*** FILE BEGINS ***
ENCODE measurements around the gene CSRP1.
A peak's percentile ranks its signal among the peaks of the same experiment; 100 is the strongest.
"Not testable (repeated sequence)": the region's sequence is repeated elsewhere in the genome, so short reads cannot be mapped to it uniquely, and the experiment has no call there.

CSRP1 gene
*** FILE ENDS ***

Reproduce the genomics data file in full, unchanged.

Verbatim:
ENCODE measurements around the gene CSRP1.
A peak's percentile ranks its signal among the peaks of the same experiment; 100 is the strongest.
"Not testable (repeated sequence)": the region's sequence is repeated elsewhere in the genome, so short reads cannot be mapped to it uniquely, and the experiment has no call there.

CSRP1 gene